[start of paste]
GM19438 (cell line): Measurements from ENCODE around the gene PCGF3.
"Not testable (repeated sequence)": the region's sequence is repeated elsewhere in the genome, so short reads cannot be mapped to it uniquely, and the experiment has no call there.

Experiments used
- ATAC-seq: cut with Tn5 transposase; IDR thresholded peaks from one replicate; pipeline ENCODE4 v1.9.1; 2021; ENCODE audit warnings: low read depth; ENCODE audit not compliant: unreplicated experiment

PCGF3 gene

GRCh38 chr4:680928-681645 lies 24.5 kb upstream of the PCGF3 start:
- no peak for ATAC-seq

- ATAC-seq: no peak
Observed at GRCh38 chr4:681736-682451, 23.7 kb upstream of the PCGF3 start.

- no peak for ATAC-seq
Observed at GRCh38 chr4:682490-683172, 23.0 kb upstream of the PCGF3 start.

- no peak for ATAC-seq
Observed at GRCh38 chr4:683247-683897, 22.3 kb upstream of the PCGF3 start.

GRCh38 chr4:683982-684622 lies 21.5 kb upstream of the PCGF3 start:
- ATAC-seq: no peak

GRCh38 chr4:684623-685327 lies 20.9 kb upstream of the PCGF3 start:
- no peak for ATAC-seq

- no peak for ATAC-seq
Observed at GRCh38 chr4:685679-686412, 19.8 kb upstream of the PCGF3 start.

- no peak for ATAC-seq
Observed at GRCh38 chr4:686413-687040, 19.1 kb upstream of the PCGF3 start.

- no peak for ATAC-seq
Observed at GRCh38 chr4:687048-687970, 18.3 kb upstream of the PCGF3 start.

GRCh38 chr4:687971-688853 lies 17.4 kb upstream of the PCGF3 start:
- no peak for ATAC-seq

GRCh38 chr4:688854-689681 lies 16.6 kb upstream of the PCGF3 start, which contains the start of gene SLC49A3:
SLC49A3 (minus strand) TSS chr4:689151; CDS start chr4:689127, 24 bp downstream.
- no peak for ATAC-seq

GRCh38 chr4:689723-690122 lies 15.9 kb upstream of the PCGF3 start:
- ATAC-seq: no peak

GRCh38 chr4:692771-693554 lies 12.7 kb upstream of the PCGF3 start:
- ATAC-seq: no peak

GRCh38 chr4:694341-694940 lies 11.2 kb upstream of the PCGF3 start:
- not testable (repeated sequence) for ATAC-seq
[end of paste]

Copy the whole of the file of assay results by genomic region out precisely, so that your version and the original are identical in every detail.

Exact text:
GM19438 (cell line): Measurements from ENCODE around the gene PCGF3.
"Not testable (repeated sequence)": the region's sequence is repeated elsewhere in the genome, so short reads cannot be mapped to it uniquely, and the experiment has no call there.

Experiments used
- ATAC-seq: cut with Tn5 transposase; IDR thresholded peaks from one replicate; pipeline ENCODE4 v1.9.1; 2021; ENCODE audit warnings: low read depth; ENCODE audit not compliant: unreplicated experiment

PCGF3 gene

GRCh38 chr4:680928-681645 lies 24.5 kb upstream of the PCGF3 start:
- no peak for ATAC-seq

- ATAC-seq: no peak
Observed at GRCh38 chr4:681736-682451, 23.7 kb upstream of the PCGF3 start.

- no peak for ATAC-seq
Observed at GRCh38 chr4:682490-683172, 23.0 kb upstream of the PCGF3 start.

- no peak for ATAC-seq
Observed at GRCh38 chr4:683247-683897, 22.3 kb upstream of the PCGF3 start.

GRCh38 chr4:683982-684622 lies 21.5 kb upstream of the PCGF3 start:
- ATAC-seq: no peak

GRCh38 chr4:684623-685327 lies 20.9 kb upstream of the PCGF3 start:
- no peak for ATAC-seq

- no peak for ATAC-seq
Observed at GRCh38 chr4:685679-686412, 19.8 kb upstream of the PCGF3 start.

- no peak for ATAC-seq
Observed at GRCh38 chr4:686413-687040, 19.1 kb upstream of the PCGF3 start.

- no peak for ATAC-seq
Observed at GRCh38 chr4:687048-687970, 18.3 kb upstream of the PCGF3 start.

GRCh38 chr4:687971-688853 lies 17.4 kb upstream of the PCGF3 start:
- no peak for ATAC-seq

GRCh38 chr4:688854-689681 lies 16.6 kb upstream of the PCGF3 start, which contains the start of gene SLC49A3:
SLC49A3 (minus strand) TSS chr4:689151; CDS start chr4:689127, 24 bp downstream.
- no peak for ATAC-seq

GRCh38 chr4:689723-690122 lies 15.9 kb upstream of the PCGF3 start:
- ATAC-seq: no peak

GRCh38 chr4:692771-693554 lies 12.7 kb upstream of the PCGF3 start:
- ATAC-seq: no peak

GRCh38 chr4:694341-694940 lies 11.2 kb upstream of the PCGF3 start:
- not testable (repeated sequence) for ATAC-seq